While the concrete lined shells remain hidden beneath buildings at Arizona State University, Downtown Phoenix and even at Maricopa County Emergency Services, most are now just artifacts of an era of fear.
"This facility was poured in place and then buried," said Emergency Services Director Robert Rowley pointing out evidence of the old bomb shelter he now calls his office. "We don't really know the range and capability of North Korea."
It's that uncertainty that's had Emergency services director Robert Rowley's phone ringing off the hook lately.
"We've been getting questions about, in particular, fallout shelters, where is my nearest fallout shelter they asking," said Rowley.
The outdated question is now a real inquiry. But the hundreds of cold war shelters once scattered across the valley simply don't exist anymore.
"I can assure you that every one of them has been repurposed to something else," said Rowley.
Case in point, his office. Emergency management is hubbed inside of a former bomb shelter. Supplies from a different time like cold war water cans and food barrels still scattered about.
"There isn’t this massive storage of these emergency supplies in these underground facilities," said Rowley.
In fact, he says these facilities were never meant to house the general public in the first place but meant to house critical government officials, to keep things going in the aftermath.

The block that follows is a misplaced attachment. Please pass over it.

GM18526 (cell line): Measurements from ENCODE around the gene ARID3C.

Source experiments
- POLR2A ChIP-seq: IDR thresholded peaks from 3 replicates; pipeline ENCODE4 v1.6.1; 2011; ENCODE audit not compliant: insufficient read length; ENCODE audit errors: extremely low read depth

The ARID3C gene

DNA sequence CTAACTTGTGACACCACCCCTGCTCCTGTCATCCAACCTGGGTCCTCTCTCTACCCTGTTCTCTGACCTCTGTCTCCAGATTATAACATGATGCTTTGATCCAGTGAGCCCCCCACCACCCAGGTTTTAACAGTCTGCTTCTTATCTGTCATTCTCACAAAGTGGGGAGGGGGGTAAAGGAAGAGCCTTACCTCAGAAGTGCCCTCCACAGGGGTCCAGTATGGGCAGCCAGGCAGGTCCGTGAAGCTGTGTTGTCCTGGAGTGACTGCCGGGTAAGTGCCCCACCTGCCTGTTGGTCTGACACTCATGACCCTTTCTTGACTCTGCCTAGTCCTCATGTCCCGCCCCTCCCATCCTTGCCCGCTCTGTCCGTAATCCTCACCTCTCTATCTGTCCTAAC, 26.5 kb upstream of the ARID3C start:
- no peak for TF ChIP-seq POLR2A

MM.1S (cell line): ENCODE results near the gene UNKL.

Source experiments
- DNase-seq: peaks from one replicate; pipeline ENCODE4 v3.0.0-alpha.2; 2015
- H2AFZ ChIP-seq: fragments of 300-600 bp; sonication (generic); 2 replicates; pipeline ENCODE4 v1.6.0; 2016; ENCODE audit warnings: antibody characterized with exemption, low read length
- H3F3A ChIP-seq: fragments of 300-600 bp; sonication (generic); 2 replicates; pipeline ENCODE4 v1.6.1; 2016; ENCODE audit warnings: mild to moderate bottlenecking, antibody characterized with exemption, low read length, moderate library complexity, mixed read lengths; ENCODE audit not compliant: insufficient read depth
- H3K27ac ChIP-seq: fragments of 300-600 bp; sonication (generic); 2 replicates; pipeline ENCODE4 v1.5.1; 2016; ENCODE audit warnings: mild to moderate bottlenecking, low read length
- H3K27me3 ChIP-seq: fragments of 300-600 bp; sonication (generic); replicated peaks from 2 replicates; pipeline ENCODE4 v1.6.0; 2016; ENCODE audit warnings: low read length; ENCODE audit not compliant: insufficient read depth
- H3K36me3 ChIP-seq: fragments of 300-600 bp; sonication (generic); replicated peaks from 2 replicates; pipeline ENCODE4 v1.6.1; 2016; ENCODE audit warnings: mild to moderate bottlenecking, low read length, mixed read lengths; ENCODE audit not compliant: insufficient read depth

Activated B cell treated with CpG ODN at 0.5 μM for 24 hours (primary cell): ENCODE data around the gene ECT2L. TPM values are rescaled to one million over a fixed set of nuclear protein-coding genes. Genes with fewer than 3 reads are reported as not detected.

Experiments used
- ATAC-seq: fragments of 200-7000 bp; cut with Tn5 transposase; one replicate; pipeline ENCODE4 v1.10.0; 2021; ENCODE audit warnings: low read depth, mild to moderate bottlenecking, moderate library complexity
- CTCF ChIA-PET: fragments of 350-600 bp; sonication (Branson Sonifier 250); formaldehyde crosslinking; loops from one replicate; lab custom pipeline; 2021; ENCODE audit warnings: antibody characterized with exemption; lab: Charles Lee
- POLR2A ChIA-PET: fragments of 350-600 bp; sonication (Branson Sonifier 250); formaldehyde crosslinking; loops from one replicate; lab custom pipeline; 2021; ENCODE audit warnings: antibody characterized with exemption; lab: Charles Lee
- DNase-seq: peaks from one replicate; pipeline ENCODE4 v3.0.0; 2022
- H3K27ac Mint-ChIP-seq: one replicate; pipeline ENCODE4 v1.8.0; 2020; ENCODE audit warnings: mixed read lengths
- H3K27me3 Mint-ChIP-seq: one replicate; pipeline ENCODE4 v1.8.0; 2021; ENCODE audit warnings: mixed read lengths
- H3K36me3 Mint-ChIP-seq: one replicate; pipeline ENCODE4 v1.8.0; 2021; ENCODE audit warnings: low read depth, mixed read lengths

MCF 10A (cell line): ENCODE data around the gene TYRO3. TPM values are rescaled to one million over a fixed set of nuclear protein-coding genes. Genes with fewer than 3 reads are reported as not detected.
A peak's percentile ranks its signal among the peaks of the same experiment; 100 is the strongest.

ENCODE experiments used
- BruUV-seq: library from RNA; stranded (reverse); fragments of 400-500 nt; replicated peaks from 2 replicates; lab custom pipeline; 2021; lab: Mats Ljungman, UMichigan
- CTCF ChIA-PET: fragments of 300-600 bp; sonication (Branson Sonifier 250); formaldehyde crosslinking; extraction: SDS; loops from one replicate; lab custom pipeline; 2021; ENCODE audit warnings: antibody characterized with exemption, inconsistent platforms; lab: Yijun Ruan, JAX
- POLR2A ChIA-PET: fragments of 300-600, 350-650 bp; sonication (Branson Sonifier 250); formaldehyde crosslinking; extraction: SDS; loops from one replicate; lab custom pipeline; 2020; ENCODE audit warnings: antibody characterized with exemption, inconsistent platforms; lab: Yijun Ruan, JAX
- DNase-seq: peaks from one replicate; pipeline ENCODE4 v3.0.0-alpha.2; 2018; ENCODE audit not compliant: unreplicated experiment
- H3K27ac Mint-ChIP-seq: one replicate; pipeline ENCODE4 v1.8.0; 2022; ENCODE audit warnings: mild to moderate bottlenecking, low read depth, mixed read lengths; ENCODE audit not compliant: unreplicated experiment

"There isn’t much we can tell you to survive the actual disaster, what we're giving you recommendations for is how do you survive the aftermath," said Rowley.
On average, federal disaster response takes three days. He says stocking supplies to last at least that amount of time is crucial to survival.
"Have your three day supply of food and water at your house, have your family emergency plan in place, if the disaster occurs and you and your family are in different places, how are you going to communicate, where are you going to meet up," said Rowley.
Though the scenario is unlikely to unfold anytime soon, Rowley says the public’s concerns aren’t unreasonable.
"If a threat from North Korea has you concerned then let that be the motivation to get yourself personally prepared," said Rowley.
For more information to get your emergency plan ready click here.